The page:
I’d like to join in on the blame game that has come to define our national approach to the ongoing environmental disaster in the Gulf of Mexico. This isn’t BP’s or Transocean’s fault. It’s not the government’s fault. It’s my fault. I’m the one to blame and I’m sorry. It’s my fault because I haven’t digested the world’s in-your-face hints that maybe I ought to think about the future and change the unsustainable way I live my life. If the geopolitical, economic, and technological shifts of the 1990s didn’t do it; if the terrorist attacks of Sept. 11 didn’t do it; if the current economic crisis didn’t do it; perhaps this oil spill will be the catalyst for me, as a citizen, to wean myself off of my petroleum-based lifestyle. ‘Citizen’ is the key word. It’s what we do as individuals that count. For those on the left, government regulation will not solve this problem. Government’s role should be to create an environment of opportunity that taps into the innovation and entrepreneurialism that define us as Americans. For those on the right, if you want less government and taxes, then decide what you’ll give up and what you’ll contribute. Here’s the bottom line: If we want to end our oil addiction, we, as citizens, need to pony up: bike to work, plant a garden, do something. So again, the oil spill is my fault. I’m sorry. I haven’t done my part. Now I have to convince my wife to give up her S.U.V. Mark Mykleby.What's truly laughable is not the content of the letter, but Friedman's analysis of it:
I think Mykleby’s letter gets at something very important: We cannot fix what ails America unless we look honestly at our own roles in creating our own problems. We — both parties — created an awful set of incentives that encouraged our best students to go to Wall Street to create crazy financial instruments instead of to Silicon Valley to create new products that improve people’s lives. We — both parties — created massive tax incentives and cheap money to make home mortgages available to people who really didn’t have the means to sustain them. And we — both parties — sent BP out in the gulf to get us as much oil as possible at the cheapest price. (Of course, we expected them to take care, but when you’re drilling for oil beneath 5,000 feet of water, stuff happens.)What cracks me up is his use of the word "we". He assigns blame by saying that "we" are merely identified by party affiliation, Republican or Democrat. He never talks about "we" in the context of working Americans, far removed from the excesses of Wall Street or the crony-capitalism that defines Washington.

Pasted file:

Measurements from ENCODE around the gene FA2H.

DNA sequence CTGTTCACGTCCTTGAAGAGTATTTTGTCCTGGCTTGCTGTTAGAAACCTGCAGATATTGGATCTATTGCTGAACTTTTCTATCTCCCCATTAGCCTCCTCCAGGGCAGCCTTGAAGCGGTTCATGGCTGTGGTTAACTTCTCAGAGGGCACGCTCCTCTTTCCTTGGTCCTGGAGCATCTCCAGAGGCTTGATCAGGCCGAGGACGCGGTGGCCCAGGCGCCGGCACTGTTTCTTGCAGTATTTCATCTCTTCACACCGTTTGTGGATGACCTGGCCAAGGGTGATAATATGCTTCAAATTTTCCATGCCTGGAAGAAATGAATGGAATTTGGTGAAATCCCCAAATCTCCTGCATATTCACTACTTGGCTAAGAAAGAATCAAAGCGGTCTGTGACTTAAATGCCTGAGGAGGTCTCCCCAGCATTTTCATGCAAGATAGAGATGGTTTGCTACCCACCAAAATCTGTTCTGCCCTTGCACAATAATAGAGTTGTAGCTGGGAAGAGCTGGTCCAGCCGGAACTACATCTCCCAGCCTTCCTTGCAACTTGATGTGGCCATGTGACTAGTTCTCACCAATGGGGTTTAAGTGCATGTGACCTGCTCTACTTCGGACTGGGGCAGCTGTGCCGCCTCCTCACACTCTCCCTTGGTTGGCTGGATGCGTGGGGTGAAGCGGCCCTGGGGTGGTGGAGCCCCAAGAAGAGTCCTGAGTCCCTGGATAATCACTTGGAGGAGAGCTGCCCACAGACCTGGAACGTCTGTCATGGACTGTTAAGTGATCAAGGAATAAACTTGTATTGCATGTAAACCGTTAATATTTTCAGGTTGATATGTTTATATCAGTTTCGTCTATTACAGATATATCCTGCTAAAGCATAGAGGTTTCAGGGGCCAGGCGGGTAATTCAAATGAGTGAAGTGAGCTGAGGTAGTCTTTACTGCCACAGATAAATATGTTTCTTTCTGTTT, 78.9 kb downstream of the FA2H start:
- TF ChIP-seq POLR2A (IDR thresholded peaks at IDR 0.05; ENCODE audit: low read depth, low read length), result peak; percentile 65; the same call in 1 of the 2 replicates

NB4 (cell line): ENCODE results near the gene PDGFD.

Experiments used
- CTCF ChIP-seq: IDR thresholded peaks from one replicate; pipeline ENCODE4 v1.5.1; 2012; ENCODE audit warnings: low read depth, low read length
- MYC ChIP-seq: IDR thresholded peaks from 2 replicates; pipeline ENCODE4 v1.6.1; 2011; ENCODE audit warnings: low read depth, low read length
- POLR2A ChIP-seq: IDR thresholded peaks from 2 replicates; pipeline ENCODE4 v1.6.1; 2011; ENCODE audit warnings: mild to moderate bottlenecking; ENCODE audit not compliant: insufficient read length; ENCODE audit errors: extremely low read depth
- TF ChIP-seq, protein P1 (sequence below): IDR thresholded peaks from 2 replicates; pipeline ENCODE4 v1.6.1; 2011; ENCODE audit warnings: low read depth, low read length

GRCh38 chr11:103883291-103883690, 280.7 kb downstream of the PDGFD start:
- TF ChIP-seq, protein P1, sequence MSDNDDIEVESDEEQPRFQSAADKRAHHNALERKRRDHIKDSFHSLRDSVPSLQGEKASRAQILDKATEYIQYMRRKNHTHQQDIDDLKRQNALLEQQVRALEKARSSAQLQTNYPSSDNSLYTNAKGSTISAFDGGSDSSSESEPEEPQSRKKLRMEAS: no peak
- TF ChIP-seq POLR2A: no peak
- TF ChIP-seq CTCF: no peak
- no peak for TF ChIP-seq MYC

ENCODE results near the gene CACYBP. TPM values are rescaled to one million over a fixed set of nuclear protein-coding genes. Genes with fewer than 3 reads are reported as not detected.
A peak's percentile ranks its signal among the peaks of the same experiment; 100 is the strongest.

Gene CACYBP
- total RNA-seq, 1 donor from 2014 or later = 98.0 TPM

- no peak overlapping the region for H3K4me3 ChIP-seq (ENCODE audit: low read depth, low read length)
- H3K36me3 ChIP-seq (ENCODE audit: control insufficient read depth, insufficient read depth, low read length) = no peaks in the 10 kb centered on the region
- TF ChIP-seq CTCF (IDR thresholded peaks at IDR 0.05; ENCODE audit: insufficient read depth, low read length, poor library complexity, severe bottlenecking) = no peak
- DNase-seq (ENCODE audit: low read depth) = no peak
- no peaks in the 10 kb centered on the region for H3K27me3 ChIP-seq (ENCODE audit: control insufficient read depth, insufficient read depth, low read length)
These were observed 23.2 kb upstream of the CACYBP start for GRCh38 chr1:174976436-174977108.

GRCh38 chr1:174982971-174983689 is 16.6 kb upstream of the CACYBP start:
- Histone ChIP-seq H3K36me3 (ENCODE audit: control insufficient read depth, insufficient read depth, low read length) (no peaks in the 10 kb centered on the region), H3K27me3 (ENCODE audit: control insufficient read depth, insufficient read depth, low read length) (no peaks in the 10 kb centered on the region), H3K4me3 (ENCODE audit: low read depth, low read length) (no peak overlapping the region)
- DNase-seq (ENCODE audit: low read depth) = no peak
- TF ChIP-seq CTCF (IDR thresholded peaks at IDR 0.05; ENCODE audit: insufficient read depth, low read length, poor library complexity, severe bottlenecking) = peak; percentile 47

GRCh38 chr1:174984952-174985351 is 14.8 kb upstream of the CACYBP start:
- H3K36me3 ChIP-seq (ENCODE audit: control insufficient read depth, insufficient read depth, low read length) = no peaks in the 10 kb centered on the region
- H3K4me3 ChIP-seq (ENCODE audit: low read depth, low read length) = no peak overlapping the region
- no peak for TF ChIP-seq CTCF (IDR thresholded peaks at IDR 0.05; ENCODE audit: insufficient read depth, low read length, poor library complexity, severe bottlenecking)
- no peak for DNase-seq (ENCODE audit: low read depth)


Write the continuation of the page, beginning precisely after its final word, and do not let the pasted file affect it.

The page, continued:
Thomas Friedman is so far out of touch with mainstream America that he can only imagine that the solutions must come from the same quarters as those that created the problem: Washington and Wall Street. He goes on to say:
That is why we have to solve the big problems in our control, not postpone them or pretend that more lobby-driven, lowest-common-denominator solutions are still satisfactory. A crisis is a terrible thing to waste, but a reprieve and a breathing spell — which is what we’re having right now — is a really terrible thing to waste. We don’t want to look back on this moment and say: How could we have gone back to business as usual and petty political gridlocks with all those black swans circling around us? Then we will really kick ourselves.I have a simple solution. Why not get Washington and Wall Street out of the way of the real propellants of our economy: small business. Silicon Valley started out just that way, so why should we not expect something that might transcend it? How about ushering in a little recovery through tax cuts and spending freezes? Our economy might just find an answer to Friedman's "crisis" that makes today seem like a stubbed toe.